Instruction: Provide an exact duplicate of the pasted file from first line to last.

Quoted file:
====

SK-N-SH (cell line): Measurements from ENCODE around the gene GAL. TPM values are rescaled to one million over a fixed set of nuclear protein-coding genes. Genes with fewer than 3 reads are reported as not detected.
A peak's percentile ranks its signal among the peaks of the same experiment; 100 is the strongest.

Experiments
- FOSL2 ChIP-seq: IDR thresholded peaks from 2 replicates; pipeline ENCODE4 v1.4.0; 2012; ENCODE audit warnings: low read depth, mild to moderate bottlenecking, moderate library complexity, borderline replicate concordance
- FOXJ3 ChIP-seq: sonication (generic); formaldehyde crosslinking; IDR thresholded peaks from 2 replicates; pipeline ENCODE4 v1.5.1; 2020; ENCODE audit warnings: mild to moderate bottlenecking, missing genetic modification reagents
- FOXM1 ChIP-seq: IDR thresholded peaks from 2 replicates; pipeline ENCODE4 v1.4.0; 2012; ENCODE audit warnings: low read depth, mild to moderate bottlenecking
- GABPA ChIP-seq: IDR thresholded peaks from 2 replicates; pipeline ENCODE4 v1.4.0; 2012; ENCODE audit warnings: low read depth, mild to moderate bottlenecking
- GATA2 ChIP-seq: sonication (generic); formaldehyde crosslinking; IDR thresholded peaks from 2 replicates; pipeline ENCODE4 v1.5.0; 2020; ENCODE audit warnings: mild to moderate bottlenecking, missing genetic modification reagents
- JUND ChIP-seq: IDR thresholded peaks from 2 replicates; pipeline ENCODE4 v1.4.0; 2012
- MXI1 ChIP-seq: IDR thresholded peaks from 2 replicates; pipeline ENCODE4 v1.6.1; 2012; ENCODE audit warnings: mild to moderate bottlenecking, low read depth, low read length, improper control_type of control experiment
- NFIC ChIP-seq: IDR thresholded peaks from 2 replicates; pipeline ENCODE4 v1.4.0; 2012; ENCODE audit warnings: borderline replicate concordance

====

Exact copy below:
SK-N-SH (cell line): Measurements from ENCODE around the gene GAL. TPM values are rescaled to one million over a fixed set of nuclear protein-coding genes. Genes with fewer than 3 reads are reported as not detected.
A peak's percentile ranks its signal among the peaks of the same experiment; 100 is the strongest.

Experiments
- FOSL2 ChIP-seq: IDR thresholded peaks from 2 replicates; pipeline ENCODE4 v1.4.0; 2012; ENCODE audit warnings: low read depth, mild to moderate bottlenecking, moderate library complexity, borderline replicate concordance
- FOXJ3 ChIP-seq: sonication (generic); formaldehyde crosslinking; IDR thresholded peaks from 2 replicates; pipeline ENCODE4 v1.5.1; 2020; ENCODE audit warnings: mild to moderate bottlenecking, missing genetic modification reagents
- FOXM1 ChIP-seq: IDR thresholded peaks from 2 replicates; pipeline ENCODE4 v1.4.0; 2012; ENCODE audit warnings: low read depth, mild to moderate bottlenecking
- GABPA ChIP-seq: IDR thresholded peaks from 2 replicates; pipeline ENCODE4 v1.4.0; 2012; ENCODE audit warnings: low read depth, mild to moderate bottlenecking
- GATA2 ChIP-seq: sonication (generic); formaldehyde crosslinking; IDR thresholded peaks from 2 replicates; pipeline ENCODE4 v1.5.0; 2020; ENCODE audit warnings: mild to moderate bottlenecking, missing genetic modification reagents
- JUND ChIP-seq: IDR thresholded peaks from 2 replicates; pipeline ENCODE4 v1.4.0; 2012
- MXI1 ChIP-seq: IDR thresholded peaks from 2 replicates; pipeline ENCODE4 v1.6.1; 2012; ENCODE audit warnings: mild to moderate bottlenecking, low read depth, low read length, improper control_type of control experiment
- NFIC ChIP-seq: IDR thresholded peaks from 2 replicates; pipeline ENCODE4 v1.4.0; 2012; ENCODE audit warnings: borderline replicate concordance